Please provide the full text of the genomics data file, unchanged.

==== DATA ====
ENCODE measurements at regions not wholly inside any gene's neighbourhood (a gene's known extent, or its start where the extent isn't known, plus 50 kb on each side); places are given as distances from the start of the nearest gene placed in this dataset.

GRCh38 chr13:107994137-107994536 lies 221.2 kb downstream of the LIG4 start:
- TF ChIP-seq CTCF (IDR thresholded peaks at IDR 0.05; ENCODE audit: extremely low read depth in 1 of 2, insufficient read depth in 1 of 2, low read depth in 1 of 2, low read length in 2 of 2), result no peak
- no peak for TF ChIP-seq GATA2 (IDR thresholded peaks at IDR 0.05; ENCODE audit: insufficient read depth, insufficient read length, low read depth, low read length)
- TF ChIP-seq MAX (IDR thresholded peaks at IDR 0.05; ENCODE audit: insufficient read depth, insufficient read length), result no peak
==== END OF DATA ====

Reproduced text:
ENCODE measurements at regions not wholly inside any gene's neighbourhood (a gene's known extent, or its start where the extent isn't known, plus 50 kb on each side); places are given as distances from the start of the nearest gene placed in this dataset.

GRCh38 chr13:107994137-107994536 lies 221.2 kb downstream of the LIG4 start:
- TF ChIP-seq CTCF (IDR thresholded peaks at IDR 0.05; ENCODE audit: extremely low read depth in 1 of 2, insufficient read depth in 1 of 2, low read depth in 1 of 2, low read length in 2 of 2), result no peak
- no peak for TF ChIP-seq GATA2 (IDR thresholded peaks at IDR 0.05; ENCODE audit: insufficient read depth, insufficient read length, low read depth, low read length)
- TF ChIP-seq MAX (IDR thresholded peaks at IDR 0.05; ENCODE audit: insufficient read depth, insufficient read length), result no peak